Arts & Sciences group:  Humanities

This course is offered with AFST 388, Blacks in Latin America I.

A comprehensive analysis of the plight of Black people in Latin America as compared with their experiences in North America, from the 15th to 19th century. This course examines the resemblance and diversity among blacks in the United States, blacks in Latin America, and blacks in the Hispanophone Caribbean. Through literature, the class will explore what it means to be 'black' in the Americas (that is, a US/American, Caribbean or Latin American person of African descent). We will also examine the growing usage and acceptance of the term Afro Latinos/Afrolatinos as a racial, ethnic and/or national identity. By engaging novels such as Child of the Dark: the Diary of Carolina Maria de Jesus (Brazil), Las Criadas de La Habana (Cuba), and Geographies of Home (United States), students will unearth varied histories and religions; cultural and racial identities; socio-political and power relations; and lived realities and ideologies that comprise the black experience(s) in the America. All novels are taught in English, with novels from Latin America comprising 50% of the course texts.

 

 

350.002 - Leadership & Mentoring in Urban Communities     TR     3:30 – 4:45     SARAR 107     Bubb

*There will be a strong service-learning component to this class.

Arts & Sciences group:  Social Science

This course examines the ethnic, cultural, and class problems facing children and teenagers within the urban communities of Albuquerque. The course provides students with opportunities to work interactively with community-based organizations that focus on creating educational and recreational programming and providing social services for children and teenagers of different social classes, cultures, and ethnic backgrounds. Students have opportunities to gain professional experience within different community sites as they observe, interact, and participate with community members. Each community site that the class interacts with provides students with different insights as to how professional organizations operate, how structural development and management occurs, how educational, recreational, and social programming decision making processes are conceived and implemented, and how students can implement theoretical information into practical settings while collaboratively working with others to create activities, events, and programs. The course prepares students to interact with children and teenagers who face a varying array of social and economic problems in their everyday lives. Students gain practical experience that will help them to work in social and educational settings by addressing issues such as student developmental theory, supplemental instruction, group dynamics, learning styles, success skills, and the ability to effectively communicate, interact, and problem solve when working with individuals struggling with various social and economic problems.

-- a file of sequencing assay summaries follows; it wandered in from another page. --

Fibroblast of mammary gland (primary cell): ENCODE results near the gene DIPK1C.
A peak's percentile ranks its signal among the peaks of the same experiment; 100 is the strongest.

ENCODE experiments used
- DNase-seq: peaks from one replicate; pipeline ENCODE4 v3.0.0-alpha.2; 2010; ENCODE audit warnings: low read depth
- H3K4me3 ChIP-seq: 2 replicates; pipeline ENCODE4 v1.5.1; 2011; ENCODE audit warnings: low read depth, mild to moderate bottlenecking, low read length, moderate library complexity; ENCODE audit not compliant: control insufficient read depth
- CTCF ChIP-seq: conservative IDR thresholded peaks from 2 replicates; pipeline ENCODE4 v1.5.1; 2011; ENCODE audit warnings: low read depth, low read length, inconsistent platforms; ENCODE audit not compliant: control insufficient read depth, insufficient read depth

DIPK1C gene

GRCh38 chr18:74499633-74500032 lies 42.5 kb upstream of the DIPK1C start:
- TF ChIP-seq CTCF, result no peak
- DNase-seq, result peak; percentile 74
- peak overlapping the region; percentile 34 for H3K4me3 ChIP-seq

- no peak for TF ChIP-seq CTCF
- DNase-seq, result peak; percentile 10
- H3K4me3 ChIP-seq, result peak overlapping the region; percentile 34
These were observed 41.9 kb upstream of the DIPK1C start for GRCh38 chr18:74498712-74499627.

350.003 - Chicano Latino Civil Rights     T     5:30 – 8:00     MITCH 104     Staff     *2nd Eight Weeks

Arts & Sciences group: Humanities

This course is offered with CCS 360, Chicano Latino Civil Rights.

The seminar examines Chicano Civil Rights by exploring forms of collective social action on behalf of immigration rights/reform, education rights/reform, labor rights, treaty rights, legal justice, environmental justice, veteran's rights, and political representation.

 

 

350.004 - Race & the Law     TR     12:30 – 1:45     MITCH 220     Gipson-Rankin

Arts & Sciences group: Social Science

This course is offered with AFST 397, Race and the Law.